CMU at the Tech
In the 60s and 70s on the site now occupied by the Anglia Polytechnic University stood the Cambridgeshire College of Arts and Technology. (Part of this was the Art School, probably now most well known for being the place where Sid Barrett of Pink Floyd studied). Less noted were James Gordon and Ed Lee (lecturers) and Terry Mortimer (music student).
The Principal of that time was Derek Mumford, in whose honour the beautiful theatre, opened in 1970, was named. The opening took place over a week at the end of the Autumn Term, 1970, and one of the events was a concert by CMU.
This was recorded by a supporter of the band, Chris Crutchley, and provides the last recording of the group before its first recording Open Spaces, in 1971. It shows a band growing steadily in technical competence, and consolidating approaches to be seen in the third of this series of recordings, CMU at the Dog and Pheasant.
Sadly, there are several points where the recording (or at least the one which has survived) has technical deficiencies. Nevertheless, there are enough good moments for it to be worth tolerating these.
The emphasis of the band had now become increasingly vocal – on this occasion James Gordon is most featured, though in reality in performance there was a greater balance between him and Larraine, on the lines to be heard on CMU at the Dog.
Ed Lee still provided the instrumental themes, though except for Gulf Stream, none of the old favourites, even Little Miss Julie, are to be heard. The style, though certainly not standard rock, had now strongly moved in that direction, with elements of funk as well.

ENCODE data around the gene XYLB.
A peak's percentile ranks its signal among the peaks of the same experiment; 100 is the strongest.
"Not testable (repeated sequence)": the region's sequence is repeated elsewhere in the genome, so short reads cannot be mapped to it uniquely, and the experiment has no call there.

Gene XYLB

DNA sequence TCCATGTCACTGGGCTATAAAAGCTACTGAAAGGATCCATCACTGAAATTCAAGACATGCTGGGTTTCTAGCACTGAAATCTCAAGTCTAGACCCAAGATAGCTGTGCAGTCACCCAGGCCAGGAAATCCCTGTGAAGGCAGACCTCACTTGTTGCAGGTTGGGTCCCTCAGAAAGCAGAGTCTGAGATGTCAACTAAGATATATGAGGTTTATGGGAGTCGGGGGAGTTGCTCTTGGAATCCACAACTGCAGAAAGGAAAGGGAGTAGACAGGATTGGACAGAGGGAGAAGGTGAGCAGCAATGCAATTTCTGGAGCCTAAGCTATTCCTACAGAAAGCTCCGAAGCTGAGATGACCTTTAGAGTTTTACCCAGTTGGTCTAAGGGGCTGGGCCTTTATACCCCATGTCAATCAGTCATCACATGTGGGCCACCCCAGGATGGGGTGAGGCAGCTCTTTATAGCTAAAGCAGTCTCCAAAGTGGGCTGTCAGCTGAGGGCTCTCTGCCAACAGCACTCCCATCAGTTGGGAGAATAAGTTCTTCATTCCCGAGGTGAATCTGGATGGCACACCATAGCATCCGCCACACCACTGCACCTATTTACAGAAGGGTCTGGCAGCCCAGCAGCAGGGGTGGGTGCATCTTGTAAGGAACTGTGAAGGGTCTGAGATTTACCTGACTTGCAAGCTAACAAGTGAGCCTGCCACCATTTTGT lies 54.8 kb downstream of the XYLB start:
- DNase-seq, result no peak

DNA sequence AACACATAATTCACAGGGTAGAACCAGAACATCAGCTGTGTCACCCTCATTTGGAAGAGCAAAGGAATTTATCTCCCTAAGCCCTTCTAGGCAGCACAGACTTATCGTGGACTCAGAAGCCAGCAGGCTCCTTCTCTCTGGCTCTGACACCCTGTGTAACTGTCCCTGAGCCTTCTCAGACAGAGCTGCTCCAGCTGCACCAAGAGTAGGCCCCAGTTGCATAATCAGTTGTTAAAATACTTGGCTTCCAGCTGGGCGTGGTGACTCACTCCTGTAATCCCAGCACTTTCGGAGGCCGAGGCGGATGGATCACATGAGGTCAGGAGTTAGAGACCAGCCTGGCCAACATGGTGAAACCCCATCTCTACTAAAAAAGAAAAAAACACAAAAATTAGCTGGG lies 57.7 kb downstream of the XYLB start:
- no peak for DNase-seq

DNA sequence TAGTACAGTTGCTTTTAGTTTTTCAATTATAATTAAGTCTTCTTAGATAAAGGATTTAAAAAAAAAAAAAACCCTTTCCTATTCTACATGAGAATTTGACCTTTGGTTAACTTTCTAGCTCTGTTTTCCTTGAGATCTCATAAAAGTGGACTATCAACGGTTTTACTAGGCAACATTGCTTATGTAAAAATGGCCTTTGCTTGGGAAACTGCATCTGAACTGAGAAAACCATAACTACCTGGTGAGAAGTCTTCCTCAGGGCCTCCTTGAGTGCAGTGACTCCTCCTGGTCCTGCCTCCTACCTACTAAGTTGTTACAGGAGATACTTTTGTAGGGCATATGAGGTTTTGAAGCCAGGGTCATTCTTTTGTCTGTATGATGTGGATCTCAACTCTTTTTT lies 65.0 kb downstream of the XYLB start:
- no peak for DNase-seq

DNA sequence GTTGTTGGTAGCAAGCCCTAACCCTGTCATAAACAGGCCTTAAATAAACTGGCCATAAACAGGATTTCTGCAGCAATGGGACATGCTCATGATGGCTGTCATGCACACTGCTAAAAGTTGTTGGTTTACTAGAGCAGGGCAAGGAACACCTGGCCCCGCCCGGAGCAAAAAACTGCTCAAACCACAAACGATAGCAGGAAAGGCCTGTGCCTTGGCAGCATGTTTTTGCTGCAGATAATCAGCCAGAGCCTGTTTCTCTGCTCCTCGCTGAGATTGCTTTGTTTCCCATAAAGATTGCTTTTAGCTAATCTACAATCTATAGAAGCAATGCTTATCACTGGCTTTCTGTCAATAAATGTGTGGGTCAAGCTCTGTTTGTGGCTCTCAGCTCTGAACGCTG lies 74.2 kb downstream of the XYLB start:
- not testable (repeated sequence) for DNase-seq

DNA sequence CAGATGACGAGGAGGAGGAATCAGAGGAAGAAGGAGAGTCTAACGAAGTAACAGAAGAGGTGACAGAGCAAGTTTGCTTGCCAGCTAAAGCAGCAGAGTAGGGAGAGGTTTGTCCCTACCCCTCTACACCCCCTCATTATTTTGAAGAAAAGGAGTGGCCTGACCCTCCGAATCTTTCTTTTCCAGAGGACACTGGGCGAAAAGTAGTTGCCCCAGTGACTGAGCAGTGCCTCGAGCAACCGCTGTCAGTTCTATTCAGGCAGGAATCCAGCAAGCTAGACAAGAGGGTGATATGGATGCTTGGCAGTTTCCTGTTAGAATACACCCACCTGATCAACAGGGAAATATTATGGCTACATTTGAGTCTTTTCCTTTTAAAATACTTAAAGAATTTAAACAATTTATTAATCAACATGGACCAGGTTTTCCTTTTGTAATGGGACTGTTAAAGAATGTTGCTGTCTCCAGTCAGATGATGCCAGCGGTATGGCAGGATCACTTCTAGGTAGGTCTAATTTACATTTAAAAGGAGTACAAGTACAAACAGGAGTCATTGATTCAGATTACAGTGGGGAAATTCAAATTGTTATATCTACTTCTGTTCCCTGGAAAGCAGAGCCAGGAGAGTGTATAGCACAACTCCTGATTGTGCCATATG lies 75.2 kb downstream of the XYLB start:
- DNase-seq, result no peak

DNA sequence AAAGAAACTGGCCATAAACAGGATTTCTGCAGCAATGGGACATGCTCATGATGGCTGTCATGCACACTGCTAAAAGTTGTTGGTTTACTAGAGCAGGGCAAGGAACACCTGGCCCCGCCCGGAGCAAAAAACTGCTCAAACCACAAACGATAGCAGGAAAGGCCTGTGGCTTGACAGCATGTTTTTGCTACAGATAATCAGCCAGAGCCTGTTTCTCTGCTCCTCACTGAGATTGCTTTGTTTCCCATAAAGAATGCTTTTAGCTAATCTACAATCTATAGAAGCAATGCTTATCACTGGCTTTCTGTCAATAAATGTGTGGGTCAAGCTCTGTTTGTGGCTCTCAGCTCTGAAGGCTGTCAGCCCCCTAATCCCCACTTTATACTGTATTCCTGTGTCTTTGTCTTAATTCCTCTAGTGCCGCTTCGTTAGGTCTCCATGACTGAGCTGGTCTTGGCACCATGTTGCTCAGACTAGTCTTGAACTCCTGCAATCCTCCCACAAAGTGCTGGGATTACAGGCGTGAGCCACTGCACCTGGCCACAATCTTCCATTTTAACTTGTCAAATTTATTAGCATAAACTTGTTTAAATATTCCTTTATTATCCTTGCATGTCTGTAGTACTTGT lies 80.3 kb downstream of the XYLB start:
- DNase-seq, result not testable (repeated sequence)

There were various shifts in instrumentation. Everyone who was not actually playing (usually the singers) was deployed at times on percussion. Terry started to use his first instrument, the piano (his second, the guitar, was not exactly a filler!) and Ed, always one to surprise uses the tenor recorder (on Ivory Coast).
My Baby’s Reputation (also at times called She’s All Right and Guy Talks)
Both James Gordon and Adrian Kendon (the previous bassist) had a high esteem for and actively encouraged the work of Cambridge poet, John Guy. James took one poem, originally called Guy Talks, and turned it into this song.
Unfortunately, James’ vocal is under- recorded, so the words are given here:
My baby's reputation should have put me off for life
They said she'd never settle down, she'd never make a wife.
They talked of orange-blossoms and they laughed until the cried
Those blokes with jokes of bicycles that anyone can ride
Well, well, some sell
I gotta turn around and tell you she's all right
Yeah, she's all right
She's all right
Some look, some cook, my book says she's all right.